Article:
Please Stop Asking This Woman If Her Beard Is A Costume (It's Not)

Now that Halloween is over, many of us may be counting down the days until the next time we can put together our most elaborate costumes.
But for artist and performer Little Bear Schwarz, it's a huge relief that Halloween has passed. Schwarz wrote on Facebook on Tuesday that the holiday is a "painful" time of year for her — because it's when people begin assuming that her beard is part of a costume.
Schwarz, who tells Refinery29 that her beard began growing at age 15 due to undiagnosed PCOS, is frequently told on Halloween that people "like her costume" or is asked, "who are you supposed to be?"
"Being in public on Halloween when I'm not performing is genuinely scary for me," she wrote. "It's vulnerable. It's panic inducing. When people ask me about my 'costume' it reminds me how far I have to go in my mission to make Hairy Women valid & visible. It reminds me that above all my merits — talent, beauty, sensitivity — I am seen as above all else: strange."
Schwarz says that after her beard began growing, she shaved it daily from when she was 15 until she was 31 because "society doesn't exactly foster keeping it."
After moving to Seattle, however, she decided to let it grow and allow herself to have a true fresh start.
Though she had shaved her beard for over 15 years, Schwarz didn't receive a diagnosis for PCOS until she was 32. By that time, however, she had already begun to let it grow, and had begun performing publicly with a sideshow called Wreckless Freeks.
"The diagnosis might have saved me some pain when I was young and insecure and wondering what was 'wrong' with me," she says, but by then, she mostly just wanted to confirm that her beard wasn't a sign of a more serious health issue — which doctors assured her that it wasn't.
PCOS, or polycystic ovary syndrome, a hormonal disorder, changes the balance of hormones that are necessary for ovulation — and sometimes, it can manifest in copious hair growth.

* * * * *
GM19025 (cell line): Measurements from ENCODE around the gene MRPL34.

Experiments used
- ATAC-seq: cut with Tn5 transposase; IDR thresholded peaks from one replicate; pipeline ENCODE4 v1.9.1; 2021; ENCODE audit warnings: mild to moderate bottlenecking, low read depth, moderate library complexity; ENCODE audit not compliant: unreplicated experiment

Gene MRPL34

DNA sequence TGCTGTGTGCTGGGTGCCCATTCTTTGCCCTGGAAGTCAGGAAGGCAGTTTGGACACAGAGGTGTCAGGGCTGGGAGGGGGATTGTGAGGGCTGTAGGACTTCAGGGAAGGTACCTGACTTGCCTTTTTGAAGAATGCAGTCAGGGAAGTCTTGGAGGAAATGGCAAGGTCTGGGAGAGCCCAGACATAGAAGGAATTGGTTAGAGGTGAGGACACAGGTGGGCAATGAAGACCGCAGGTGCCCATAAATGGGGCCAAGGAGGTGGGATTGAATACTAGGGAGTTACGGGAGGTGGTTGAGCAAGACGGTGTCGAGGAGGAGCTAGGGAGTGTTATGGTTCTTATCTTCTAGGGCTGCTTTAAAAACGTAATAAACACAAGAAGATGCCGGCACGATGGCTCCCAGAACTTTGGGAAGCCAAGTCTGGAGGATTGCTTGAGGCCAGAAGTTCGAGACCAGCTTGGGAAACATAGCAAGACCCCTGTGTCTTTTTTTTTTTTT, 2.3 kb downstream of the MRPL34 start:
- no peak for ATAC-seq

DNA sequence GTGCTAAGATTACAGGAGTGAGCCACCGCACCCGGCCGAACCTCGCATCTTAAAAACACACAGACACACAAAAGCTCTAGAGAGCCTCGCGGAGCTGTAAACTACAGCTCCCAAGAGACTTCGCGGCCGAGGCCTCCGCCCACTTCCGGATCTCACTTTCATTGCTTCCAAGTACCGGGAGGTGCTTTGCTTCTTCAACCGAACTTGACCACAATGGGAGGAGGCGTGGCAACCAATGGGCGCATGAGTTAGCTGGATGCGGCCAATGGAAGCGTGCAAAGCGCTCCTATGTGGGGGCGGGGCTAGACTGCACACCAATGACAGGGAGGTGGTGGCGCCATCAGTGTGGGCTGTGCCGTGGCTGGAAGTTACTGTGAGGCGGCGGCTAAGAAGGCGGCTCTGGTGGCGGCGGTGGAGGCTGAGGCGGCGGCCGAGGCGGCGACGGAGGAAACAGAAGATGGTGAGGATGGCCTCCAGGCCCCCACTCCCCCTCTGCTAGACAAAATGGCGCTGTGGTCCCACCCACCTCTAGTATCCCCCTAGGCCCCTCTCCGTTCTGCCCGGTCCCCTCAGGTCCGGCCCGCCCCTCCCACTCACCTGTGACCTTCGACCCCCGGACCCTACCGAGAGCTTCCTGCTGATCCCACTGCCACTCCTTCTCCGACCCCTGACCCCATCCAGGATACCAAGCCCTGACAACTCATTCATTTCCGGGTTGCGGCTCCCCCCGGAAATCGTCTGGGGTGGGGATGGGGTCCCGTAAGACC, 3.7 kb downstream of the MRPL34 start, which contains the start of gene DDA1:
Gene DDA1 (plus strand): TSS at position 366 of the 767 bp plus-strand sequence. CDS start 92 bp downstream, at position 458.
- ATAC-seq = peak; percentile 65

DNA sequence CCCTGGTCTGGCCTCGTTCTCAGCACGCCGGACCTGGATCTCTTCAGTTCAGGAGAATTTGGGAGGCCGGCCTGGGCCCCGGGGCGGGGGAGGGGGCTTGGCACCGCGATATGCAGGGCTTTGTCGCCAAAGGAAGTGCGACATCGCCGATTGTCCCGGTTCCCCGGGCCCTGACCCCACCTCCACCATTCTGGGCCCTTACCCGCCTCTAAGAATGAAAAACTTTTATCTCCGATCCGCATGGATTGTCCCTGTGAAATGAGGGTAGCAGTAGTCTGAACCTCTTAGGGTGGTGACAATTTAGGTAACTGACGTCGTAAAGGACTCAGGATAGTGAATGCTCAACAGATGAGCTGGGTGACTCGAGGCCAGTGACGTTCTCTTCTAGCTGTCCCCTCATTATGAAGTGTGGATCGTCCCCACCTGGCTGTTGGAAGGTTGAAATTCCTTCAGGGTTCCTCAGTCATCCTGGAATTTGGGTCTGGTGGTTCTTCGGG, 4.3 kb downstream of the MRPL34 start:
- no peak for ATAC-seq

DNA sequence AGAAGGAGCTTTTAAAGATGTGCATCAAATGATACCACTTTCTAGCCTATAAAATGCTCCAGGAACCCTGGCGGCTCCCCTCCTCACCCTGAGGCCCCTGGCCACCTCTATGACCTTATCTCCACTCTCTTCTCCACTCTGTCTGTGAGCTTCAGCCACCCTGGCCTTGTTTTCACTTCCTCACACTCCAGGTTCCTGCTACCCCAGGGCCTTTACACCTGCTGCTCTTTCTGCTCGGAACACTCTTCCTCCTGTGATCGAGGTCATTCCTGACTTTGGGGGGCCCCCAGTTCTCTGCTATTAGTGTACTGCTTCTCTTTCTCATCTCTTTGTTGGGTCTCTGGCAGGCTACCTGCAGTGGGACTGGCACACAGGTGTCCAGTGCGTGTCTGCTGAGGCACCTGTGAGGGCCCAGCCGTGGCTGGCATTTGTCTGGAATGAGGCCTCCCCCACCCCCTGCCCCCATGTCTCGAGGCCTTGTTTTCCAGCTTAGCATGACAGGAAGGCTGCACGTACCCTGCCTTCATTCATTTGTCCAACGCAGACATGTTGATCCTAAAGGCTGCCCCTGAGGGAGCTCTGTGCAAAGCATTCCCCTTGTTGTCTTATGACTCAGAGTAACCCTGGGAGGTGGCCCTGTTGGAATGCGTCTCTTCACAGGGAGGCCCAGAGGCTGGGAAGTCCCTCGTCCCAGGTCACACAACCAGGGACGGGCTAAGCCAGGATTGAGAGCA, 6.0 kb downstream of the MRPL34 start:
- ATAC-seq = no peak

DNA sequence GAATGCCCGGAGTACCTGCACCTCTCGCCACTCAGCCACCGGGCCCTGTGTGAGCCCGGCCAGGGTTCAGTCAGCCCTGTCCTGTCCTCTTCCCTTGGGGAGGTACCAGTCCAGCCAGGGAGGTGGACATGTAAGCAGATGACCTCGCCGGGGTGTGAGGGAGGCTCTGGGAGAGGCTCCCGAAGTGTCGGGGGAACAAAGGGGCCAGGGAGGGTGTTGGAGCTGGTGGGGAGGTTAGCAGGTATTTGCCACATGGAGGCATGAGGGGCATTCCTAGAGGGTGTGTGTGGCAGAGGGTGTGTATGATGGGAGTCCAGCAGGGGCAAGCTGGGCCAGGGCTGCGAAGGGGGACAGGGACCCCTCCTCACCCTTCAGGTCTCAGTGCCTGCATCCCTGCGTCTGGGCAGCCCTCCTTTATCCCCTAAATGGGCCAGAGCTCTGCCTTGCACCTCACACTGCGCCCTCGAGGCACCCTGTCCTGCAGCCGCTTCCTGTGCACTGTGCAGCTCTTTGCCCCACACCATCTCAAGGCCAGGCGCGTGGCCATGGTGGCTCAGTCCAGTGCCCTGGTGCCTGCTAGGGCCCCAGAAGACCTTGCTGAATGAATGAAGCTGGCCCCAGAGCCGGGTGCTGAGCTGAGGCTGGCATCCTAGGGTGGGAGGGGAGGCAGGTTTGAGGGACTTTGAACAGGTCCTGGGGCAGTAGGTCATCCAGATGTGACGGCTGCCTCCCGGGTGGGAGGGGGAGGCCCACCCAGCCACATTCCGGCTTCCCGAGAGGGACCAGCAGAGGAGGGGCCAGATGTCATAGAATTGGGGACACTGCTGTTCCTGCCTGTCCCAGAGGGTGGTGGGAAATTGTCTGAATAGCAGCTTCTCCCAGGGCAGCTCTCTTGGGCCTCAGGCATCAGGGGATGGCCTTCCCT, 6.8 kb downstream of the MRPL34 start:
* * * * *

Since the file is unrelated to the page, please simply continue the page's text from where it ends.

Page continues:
Though Schwarz hasn't always hated Halloween (she used to dress up for it as a child, though she's now too busy performing on most Halloween nights to be in costume), she now associates it with feeling "harassed or like a laughing stock."
"It was after I grew my beard and began receiving comments like 'nice costume' and 'wtf are you supposed to be' that an ugly realization reared its head: that Halloween is the one time people can get off scot-free looking as kooky as they like, but I cannot, on any of the 365 days of the year, go into public, with my ACTUAL face, without some level of safety breach," she says.
She knows that as a performer, she profits from her "strangeness" — but, she says, "on MY planet, one can recognize that a system is both the hand that feeds them short term, AND deeply problematic long term. And my long term goal has always been to put myself out of business."
It may take more than a Facebook post to make it so that some day, women like her can walk around without feeling shamed for their existence, but Schwarz is here to keep speaking out.
"That day is not today," she wrote. "It probably won't be next Halloween either. That's ok. I am taking one, small, un-costumed step at a time."
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